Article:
Above: Protestors block Interstate 5, May 5, 1970, in solidarity against the bombing of Cambodia and the National Guard killing of four students at Kent State University. (Image: MOHAI–Seattle Post-Intelligencer Collection)
When future historians dust off the year 2017, they’ll surely note that in Seattle, as elsewhere, this was a time of uncommon political engagement. In January, for example, some 120,000 of us, many bedecked in pink stocking caps, took to Seattle streets for the Women’s March, in nationwide solidarity against the newly inaugurated president’s rhetoric and promised policies. A week later, demonstrators crashed Sea-Tac airport and Westlake Park, protesting the new administration’s Muslim travel ban. And throughout the year the state has waged multiple lawsuits against the White House, care of Washington attorney general Bob Ferguson and governor Jay Inslee.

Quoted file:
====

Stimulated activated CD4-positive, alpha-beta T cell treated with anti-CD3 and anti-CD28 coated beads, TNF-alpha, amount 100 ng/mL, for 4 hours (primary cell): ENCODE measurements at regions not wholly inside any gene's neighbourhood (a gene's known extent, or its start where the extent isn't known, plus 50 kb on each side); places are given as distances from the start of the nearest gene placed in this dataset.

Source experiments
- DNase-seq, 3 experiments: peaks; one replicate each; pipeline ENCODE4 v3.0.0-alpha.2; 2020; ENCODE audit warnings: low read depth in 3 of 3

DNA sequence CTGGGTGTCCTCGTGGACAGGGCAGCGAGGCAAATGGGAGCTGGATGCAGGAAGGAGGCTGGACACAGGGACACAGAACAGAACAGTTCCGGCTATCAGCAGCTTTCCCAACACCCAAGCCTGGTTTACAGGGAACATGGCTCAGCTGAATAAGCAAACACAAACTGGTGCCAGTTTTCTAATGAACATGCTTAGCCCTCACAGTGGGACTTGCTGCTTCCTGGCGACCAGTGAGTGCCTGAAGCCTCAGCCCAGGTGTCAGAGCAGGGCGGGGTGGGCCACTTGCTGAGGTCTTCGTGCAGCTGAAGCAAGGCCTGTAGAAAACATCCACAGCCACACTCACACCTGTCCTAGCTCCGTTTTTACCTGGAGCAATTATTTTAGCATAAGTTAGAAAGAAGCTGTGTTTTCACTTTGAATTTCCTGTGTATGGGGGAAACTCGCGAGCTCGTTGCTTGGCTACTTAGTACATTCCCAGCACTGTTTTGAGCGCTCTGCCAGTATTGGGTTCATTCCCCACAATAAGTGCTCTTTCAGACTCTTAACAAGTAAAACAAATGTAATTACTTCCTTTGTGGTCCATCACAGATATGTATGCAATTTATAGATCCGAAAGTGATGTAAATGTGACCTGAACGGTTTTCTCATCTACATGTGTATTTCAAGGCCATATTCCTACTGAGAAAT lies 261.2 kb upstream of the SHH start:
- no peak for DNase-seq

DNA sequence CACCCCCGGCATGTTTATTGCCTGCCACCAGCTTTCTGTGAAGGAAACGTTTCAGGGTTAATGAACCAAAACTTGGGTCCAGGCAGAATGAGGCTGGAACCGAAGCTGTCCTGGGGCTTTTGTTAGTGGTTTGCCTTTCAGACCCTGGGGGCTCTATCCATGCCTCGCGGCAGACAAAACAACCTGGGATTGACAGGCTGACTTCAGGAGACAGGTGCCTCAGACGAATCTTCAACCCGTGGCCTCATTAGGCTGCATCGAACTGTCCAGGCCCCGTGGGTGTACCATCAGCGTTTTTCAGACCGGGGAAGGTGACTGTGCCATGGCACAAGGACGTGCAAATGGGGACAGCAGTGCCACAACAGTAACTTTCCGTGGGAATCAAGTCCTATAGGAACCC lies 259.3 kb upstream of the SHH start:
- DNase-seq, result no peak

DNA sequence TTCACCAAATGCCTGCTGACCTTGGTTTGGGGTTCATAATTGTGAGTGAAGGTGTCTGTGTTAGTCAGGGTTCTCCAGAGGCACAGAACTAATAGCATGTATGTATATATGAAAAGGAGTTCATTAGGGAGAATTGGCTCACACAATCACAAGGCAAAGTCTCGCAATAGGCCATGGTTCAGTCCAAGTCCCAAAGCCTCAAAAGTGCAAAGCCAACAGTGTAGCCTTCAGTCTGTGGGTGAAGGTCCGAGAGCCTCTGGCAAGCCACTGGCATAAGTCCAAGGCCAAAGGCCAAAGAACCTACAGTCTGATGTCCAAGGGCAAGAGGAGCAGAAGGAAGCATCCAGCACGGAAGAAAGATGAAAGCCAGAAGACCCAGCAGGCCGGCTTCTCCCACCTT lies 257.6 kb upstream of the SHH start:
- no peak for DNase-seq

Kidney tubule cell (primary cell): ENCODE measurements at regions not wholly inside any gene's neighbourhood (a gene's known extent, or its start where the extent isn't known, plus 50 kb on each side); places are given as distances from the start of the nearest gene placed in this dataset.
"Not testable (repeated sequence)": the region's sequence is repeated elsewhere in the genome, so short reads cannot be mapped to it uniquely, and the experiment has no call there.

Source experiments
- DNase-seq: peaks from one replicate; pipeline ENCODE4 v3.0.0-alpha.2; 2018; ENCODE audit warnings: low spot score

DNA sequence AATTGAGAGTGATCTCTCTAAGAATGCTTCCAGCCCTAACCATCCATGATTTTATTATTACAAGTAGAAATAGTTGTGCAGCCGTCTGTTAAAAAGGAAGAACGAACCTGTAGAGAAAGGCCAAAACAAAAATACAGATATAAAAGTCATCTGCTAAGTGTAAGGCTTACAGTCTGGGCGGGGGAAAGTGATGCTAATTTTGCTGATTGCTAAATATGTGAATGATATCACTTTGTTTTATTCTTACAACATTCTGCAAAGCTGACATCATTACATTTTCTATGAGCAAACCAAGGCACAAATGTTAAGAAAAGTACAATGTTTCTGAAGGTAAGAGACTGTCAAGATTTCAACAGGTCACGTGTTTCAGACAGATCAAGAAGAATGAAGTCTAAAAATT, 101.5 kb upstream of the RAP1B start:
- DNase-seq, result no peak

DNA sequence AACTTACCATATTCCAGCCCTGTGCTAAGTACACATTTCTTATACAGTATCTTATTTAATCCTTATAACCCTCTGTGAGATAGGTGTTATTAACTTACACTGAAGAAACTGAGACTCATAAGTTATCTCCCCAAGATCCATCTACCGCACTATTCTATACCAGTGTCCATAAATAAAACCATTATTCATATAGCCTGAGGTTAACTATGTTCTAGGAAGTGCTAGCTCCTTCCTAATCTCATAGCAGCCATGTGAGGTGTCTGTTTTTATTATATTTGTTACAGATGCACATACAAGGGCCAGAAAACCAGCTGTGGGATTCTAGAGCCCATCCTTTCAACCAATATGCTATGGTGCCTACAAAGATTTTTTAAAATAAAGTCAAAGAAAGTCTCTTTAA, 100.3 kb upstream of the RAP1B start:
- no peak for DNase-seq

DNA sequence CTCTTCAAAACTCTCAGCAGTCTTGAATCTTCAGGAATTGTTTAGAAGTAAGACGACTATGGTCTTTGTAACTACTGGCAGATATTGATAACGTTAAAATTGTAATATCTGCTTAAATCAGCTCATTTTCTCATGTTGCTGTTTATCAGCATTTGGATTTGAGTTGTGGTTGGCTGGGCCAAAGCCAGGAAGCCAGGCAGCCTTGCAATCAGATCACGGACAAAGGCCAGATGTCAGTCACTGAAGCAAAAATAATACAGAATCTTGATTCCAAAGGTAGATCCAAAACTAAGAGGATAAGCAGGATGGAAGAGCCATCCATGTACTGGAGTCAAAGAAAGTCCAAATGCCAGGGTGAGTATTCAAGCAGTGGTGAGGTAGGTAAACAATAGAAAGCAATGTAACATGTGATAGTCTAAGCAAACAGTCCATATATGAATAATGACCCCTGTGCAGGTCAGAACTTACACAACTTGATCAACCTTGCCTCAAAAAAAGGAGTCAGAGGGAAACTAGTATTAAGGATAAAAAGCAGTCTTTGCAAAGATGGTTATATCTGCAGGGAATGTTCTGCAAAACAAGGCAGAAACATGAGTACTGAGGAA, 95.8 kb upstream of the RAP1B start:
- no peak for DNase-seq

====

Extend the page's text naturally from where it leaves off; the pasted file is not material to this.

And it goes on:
The thing is, this city has always been engaged. From striking workers to anti–Vietnam War protests to marches against the World Trade Organization, Seattle has set the stage again and again for social change and justice. Here we celebrate this legacy with a look at what Seattle activism has accomplished over the past century.
Which is not to say the city’s protest streak is history. Far from it. “Seattle has a reputation,” says James Gregory, director of the University of Washington’s Seattle Civil Rights and Labor History Project (an invaluable resource for accounts of local crusading). Because of our impact on the nation and world, he says, conscientious people think to themselves, “Let’s go to Seattle, a lot is happening there.”